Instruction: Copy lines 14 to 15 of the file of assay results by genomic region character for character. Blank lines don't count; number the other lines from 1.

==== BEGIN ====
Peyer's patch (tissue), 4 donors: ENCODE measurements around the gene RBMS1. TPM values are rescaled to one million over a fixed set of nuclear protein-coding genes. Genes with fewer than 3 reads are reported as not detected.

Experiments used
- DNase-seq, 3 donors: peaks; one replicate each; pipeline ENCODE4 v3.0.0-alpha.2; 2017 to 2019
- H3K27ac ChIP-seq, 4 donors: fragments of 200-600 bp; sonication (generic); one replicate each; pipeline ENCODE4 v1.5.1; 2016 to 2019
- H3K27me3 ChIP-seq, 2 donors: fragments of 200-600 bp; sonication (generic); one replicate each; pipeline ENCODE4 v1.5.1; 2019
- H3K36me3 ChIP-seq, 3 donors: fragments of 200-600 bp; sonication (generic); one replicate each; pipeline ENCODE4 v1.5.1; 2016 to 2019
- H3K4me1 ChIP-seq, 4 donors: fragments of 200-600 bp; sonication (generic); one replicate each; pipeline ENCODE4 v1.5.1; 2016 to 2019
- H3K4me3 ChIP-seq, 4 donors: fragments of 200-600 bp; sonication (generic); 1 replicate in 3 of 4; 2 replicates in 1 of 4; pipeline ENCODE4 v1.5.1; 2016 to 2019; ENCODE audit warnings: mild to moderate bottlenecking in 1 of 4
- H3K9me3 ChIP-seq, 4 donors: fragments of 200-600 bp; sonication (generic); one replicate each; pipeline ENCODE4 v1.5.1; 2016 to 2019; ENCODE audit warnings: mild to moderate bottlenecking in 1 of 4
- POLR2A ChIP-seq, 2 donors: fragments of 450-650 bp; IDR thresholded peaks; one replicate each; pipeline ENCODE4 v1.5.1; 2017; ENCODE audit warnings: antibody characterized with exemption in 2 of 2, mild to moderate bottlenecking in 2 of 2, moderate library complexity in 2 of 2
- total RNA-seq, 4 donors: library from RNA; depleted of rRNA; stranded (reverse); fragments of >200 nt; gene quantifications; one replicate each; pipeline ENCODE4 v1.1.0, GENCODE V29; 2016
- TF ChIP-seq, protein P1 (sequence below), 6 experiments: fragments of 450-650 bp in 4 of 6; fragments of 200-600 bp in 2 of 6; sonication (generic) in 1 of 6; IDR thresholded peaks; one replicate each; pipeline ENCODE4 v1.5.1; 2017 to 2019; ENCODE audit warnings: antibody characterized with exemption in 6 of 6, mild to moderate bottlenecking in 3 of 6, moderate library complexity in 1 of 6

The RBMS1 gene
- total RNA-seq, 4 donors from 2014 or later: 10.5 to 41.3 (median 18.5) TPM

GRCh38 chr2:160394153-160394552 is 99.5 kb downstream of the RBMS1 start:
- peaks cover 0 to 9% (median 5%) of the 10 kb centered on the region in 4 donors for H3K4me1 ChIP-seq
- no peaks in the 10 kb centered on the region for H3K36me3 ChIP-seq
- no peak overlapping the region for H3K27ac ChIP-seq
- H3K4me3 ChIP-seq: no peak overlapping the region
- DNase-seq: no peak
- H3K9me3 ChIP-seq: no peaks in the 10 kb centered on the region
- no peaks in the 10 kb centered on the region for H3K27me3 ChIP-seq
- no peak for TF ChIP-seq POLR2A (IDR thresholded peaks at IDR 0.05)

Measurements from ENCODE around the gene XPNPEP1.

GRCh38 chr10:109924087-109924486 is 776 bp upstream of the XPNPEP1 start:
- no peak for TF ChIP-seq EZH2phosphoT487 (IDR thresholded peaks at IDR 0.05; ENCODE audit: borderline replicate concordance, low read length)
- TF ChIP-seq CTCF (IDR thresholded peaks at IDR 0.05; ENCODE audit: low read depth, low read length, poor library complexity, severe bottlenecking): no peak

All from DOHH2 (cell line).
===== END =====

- total RNA-seq, 4 donors from 2014 or later: 10.5 to 41.3 (median 18.5) TPM

GRCh38 chr2:160394153-160394552 is 99.5 kb downstream of the RBMS1 start: